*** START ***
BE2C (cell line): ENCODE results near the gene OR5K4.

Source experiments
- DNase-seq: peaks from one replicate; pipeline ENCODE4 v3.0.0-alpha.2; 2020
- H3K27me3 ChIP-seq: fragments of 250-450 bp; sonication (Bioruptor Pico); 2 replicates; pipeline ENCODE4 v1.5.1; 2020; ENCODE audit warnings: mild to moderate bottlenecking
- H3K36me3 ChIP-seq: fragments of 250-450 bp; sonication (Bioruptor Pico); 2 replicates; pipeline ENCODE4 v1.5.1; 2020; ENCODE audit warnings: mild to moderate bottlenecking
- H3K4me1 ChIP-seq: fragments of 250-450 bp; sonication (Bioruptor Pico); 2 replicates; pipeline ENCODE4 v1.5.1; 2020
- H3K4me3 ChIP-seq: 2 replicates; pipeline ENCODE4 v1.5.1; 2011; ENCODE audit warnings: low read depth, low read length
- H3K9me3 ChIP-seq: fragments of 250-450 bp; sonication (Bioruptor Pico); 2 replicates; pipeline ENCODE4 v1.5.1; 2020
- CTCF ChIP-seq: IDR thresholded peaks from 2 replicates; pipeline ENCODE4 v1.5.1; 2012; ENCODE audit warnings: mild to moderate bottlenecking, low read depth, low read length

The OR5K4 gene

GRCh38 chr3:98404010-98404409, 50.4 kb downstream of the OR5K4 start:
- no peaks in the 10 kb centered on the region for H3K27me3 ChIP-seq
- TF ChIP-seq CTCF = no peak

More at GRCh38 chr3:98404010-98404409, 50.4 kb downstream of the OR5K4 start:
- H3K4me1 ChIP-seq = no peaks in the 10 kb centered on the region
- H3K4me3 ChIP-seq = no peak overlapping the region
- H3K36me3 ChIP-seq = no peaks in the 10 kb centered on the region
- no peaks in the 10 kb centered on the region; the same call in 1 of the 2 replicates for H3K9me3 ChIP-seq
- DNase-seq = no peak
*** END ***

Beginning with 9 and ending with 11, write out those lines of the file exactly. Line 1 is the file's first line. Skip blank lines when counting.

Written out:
- CTCF ChIP-seq: IDR thresholded peaks from 2 replicates; pipeline ENCODE4 v1.5.1; 2012; ENCODE audit warnings: mild to moderate bottlenecking, low read depth, low read length

The OR5K4 gene

GRCh38 chr3:98404010-98404409, 50.4 kb downstream of the OR5K4 start: